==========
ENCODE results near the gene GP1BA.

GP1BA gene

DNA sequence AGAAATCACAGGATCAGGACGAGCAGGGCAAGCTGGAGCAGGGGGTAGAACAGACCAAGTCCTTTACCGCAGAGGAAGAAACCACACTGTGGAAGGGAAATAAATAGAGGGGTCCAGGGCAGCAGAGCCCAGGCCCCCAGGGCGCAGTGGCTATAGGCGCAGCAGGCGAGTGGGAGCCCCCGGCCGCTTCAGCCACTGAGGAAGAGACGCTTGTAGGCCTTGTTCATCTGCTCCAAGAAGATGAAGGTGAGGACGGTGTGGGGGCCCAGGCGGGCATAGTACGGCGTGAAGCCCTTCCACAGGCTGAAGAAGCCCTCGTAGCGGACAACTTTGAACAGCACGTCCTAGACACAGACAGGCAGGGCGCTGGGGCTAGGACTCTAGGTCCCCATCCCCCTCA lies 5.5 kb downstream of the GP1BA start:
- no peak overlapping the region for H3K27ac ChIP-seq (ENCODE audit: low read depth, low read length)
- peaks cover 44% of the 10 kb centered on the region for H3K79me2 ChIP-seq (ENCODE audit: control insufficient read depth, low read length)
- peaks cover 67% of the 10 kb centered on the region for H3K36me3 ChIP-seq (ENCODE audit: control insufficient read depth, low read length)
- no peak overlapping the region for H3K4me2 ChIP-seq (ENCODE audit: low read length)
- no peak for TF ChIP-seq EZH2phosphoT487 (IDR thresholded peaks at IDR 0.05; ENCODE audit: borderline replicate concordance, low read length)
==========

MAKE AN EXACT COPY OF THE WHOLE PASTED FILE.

ENCODE results near the gene GP1BA.

GP1BA gene

DNA sequence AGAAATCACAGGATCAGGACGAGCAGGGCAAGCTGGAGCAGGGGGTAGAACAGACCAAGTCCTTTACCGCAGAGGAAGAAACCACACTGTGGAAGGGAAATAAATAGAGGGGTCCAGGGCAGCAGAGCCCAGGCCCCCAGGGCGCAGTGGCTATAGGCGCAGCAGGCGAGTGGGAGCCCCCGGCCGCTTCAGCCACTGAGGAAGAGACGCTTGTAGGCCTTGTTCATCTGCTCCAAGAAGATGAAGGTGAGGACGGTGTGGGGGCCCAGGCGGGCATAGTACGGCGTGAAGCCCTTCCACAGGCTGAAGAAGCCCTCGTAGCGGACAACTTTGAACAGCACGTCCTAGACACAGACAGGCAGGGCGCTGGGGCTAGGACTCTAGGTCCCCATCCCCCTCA lies 5.5 kb downstream of the GP1BA start:
- no peak overlapping the region for H3K27ac ChIP-seq (ENCODE audit: low read depth, low read length)
- peaks cover 44% of the 10 kb centered on the region for H3K79me2 ChIP-seq (ENCODE audit: control insufficient read depth, low read length)
- peaks cover 67% of the 10 kb centered on the region for H3K36me3 ChIP-seq (ENCODE audit: control insufficient read depth, low read length)
- no peak overlapping the region for H3K4me2 ChIP-seq (ENCODE audit: low read length)
- no peak for TF ChIP-seq EZH2phosphoT487 (IDR thresholded peaks at IDR 0.05; ENCODE audit: borderline replicate concordance, low read length)